Tools

[Cicero]

nec turpitudinem esse, ne aut histriones aut operarii videamur esse. Ad easdem igitur partes in quas vox est distributa motus quoque corporis ratio videtur esse adcommodanda. Nam si erit sermo cum dignitate, stantis in vestigio, levi dexterae motu, loqui oportebit, hilaritate, tristitia, mediocritate vultus ad sermonis sententias adcommodata. Sin erit in demonstratione sermo, paululum corpus a cervicibus demittemus; nam est hoc datum ut quam proxime tum vultum admoveamus ad auditores si quam rem docere eos et vehementer instigare velimus. Sin erit in narratione sermo, idem motus poterit idoneus esse qui paulo ante demonstrabatur in dignitate. Sin in iocatione, vultu quandam debebimus hilaritatem significare sine commutatione gestus.

27Sin contendemus per continuationem, brachio celeri, mobili vultu, acri aspectu utemur. Sin contentio fiet per distributionem, porrectione perceleri brachii, inambulatione, pedis dexteri rara supplausione,1 acri et defixo aspectu uti oportet.

Sin utemur amplificatione per cohortationem, paulo tardiore et consideratiore gestu conveniet uti, similibus ceteris rebus atque in contentione per continuationem. Sin utemur amplificatione per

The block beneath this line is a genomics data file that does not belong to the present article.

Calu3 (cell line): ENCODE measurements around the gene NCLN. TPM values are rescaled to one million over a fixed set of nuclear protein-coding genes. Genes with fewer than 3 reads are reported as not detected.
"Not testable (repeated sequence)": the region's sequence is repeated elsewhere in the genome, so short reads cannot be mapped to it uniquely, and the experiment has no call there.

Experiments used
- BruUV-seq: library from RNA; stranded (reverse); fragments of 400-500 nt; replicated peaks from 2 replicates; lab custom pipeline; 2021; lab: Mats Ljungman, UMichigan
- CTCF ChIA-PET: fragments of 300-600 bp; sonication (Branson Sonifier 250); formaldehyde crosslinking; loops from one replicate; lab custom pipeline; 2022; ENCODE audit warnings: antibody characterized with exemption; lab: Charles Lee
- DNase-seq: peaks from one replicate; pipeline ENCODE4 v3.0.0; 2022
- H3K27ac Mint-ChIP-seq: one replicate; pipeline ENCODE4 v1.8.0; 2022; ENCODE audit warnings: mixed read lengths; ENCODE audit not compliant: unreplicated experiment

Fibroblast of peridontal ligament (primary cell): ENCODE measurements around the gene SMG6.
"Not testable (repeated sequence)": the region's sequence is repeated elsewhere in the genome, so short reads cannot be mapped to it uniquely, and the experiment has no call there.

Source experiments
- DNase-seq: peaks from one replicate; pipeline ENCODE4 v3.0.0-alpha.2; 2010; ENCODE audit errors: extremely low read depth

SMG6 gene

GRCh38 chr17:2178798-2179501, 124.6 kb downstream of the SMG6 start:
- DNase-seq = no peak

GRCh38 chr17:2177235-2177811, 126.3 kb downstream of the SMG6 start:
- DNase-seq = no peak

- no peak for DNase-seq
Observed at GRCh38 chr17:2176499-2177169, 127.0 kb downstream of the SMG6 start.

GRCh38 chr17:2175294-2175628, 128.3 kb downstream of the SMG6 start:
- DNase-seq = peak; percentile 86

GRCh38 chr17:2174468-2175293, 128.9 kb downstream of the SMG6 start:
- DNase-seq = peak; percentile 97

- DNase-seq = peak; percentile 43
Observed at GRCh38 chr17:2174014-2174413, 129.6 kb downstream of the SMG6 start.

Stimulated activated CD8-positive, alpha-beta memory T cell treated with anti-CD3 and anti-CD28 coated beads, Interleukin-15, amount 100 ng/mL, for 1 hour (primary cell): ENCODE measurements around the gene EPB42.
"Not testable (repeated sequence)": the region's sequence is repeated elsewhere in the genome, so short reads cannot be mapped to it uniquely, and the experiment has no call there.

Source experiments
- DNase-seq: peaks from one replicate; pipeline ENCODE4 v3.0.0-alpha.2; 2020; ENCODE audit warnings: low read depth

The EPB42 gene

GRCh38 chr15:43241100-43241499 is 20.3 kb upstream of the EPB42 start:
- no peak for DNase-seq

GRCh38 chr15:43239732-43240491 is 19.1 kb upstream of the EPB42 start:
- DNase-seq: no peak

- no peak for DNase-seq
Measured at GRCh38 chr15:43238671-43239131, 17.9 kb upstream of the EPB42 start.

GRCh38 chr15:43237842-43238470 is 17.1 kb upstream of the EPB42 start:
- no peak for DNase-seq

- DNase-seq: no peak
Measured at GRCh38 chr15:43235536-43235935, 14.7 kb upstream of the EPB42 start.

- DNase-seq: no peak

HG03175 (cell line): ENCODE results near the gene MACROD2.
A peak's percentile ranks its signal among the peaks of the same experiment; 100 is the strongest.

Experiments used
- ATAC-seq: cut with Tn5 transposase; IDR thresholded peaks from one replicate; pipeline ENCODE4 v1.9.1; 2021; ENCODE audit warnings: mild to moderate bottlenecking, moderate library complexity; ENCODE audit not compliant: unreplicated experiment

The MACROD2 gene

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Ad Herennium, III

grossness,a lest we give the impression that we are either actors or day labourers. It seems, then, that the rules regulating bodily movement ought to correspond to the several divisions of tone comprising voice. To illustrate: (1) For the Dignified Conversational Tone, the speaker must stay in position when he speaks, lightly moving his right hand, his countenance expressing an emotion corresponding to the sentiments of the subject—gaiety or sadness or an emotion intermediate. (2) For the Explicative Conversational Tone, we shall incline the body forward a little from the shoulders, since it is natural to bring the face as close as possible to our hearers when we wish to prove a point and arouse them vigorously. (3) For the Narrative Conversational Tone, the same physical movement as I have just set forth for the Dignified will be appropriate. (4) For the Facetious Conversational Tone, we should by our countenance express a certain gaiety, without changing gestures.

27(5) For the Sustained Tone of Debate, we shall use a quick gesture of the arm, a mobile countenance, and a keen glance. (6) For the Broken Tone of Debate, one must extend the arm very quickly, walk up and down, occasionally stamp the right foot, and adopt a keen and fixed look.

(7) For the Hortatory Tone of Amplification, it will be appropriate to use a somewhat slower and more deliberate gesticulation, but otherwise to follow the procedure for the Sustained Tone of Debate. (8) For the Pathetic Tone of Amplification,

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DOI: 10.4159/DLCL.marcus_tullius_cicero-rhetorica_ad_herennium.1954